Zuma, a 67-year-old former guerrilla fighter and intelligence chief of the African National Congress, led his ANC party to an overwhelming parliamentary victory in April. Parliament elected him president on Wednesday.

The ANC, though, did not win the two-thirds majority it did in 2004, a slide largely attributed to a split in the party because of Zuma's power struggle with ANC colleague and former President Thabo Mbeki. The crowd on the lawns Saturday repeatedly booed Mbeki, but their jeers were out of the hearing of the VIPs.

Many impoverished black South Africans believe Zuma's personal battles and eventual triumph give him special insight into their own struggles and aspirations.

Zuma once herded livestock in the rural Zulu heartland. His father was a policeman who died when Zuma was a boy. His mother worked as a maid in the coastal city of Durban. Zuma was denied a formal education and by 15 he was doing odd jobs to help support his family.

He joined the ANC in 1959 and by 21 he was arrested while trying to leave the country illegally. Zuma was jailed for 10 years on Robben Island, alongside Mandela and other heroes of the anti-apartheid struggle. It was there that he continued with his schooling and began making a name for himself among ANC prisoners.

After prison he married Sizakele Khumalo, his childhood sweetheart from his Zulu village — the first of several marriages. Zuma's unabashed polygamy has raised questions about which of his three current wives would be first lady. On Saturday, all three were reported present but only Khumalo accompanied him to the stage, where Zuma dropped down onto his knees before Mandela in a traditional sign of respect.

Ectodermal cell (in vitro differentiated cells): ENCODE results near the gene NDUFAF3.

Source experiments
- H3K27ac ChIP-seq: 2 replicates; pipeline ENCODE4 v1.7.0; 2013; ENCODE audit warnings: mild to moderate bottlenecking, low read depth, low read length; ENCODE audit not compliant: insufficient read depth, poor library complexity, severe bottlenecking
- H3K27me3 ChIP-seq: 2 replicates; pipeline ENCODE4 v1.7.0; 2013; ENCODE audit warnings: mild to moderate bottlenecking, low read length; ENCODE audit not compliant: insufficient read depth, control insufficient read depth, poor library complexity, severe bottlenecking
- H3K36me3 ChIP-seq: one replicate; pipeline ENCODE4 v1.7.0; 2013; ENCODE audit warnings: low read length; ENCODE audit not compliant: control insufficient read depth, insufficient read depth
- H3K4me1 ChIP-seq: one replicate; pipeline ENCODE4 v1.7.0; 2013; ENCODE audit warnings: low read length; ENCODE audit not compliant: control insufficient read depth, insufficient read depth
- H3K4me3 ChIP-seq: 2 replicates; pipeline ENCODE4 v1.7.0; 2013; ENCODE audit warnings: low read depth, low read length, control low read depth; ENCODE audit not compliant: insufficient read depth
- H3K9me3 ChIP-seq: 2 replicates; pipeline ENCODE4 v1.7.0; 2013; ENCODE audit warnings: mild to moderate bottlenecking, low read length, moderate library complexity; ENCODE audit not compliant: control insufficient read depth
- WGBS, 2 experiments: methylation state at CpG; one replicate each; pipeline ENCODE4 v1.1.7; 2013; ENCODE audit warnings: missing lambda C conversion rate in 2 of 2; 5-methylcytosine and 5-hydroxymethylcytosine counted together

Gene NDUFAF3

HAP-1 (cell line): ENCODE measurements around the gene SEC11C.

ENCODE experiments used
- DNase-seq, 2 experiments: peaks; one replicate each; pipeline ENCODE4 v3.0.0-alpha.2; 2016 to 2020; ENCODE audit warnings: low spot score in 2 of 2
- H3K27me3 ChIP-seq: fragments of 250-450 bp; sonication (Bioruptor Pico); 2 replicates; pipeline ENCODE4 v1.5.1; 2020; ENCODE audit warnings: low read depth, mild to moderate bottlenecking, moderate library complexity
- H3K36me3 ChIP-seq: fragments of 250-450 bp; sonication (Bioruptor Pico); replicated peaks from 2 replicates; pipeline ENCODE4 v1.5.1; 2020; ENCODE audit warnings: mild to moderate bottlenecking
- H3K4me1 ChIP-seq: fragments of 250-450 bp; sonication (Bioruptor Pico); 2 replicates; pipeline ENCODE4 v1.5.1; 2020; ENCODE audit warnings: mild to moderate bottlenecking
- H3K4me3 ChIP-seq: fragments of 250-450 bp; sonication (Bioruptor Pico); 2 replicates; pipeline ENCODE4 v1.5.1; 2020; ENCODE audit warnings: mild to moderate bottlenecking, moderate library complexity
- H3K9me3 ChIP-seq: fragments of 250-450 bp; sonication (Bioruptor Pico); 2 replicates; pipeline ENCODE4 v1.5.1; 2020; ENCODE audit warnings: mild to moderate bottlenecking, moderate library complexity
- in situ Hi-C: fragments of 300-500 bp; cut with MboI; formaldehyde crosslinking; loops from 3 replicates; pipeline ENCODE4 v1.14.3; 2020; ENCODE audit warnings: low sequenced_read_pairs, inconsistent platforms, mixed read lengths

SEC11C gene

Zuma left South Africa in 1975 for 15 years of exile spent in neighboring Swaziland, Mozambique and Zambia where he was appointed chief of the ANC's intelligence department. Following the lifting of the ANC ban in 1990, Zuma was one of the first leaders to return to South Africa.

He was appointed deputy president in 1999 by Mbeki who fired him in 2005, when Zuma was implicated in the corruption trial of a close friend and financial adviser.

Mbeki later lost the party leadership to Zuma and was forced last year to yield the presidency to an interim successor, Kgalema Motlanthe.

Prosecutors lifted the last obstacle in Zuma's path last month when they announced that they were dropping corruption charges against him, saying the case had been manipulated for political reasons and the criminal charges would never be revived.

Sydney Mokoena, a 48-year-old Pretoria high school teacher, said he admired Zuma for the calm he showed during his corruption battles and a 2006 rape trial that ended with acquittal. Mokoena had roused his 10-year-old daughter, Thula, at 4:30 a.m. to get to the lawns early.

Zuma will be "a dynamic and vibrant president," Mokoena said. "That's what South Africa needs. He's down to earth and he'll listen."

Mokoena laughed when Thula said she hoped for a glimpse of Mandela.

"We can have three or four or five presidents," Mokoena said, "people will still be talking about Mandela."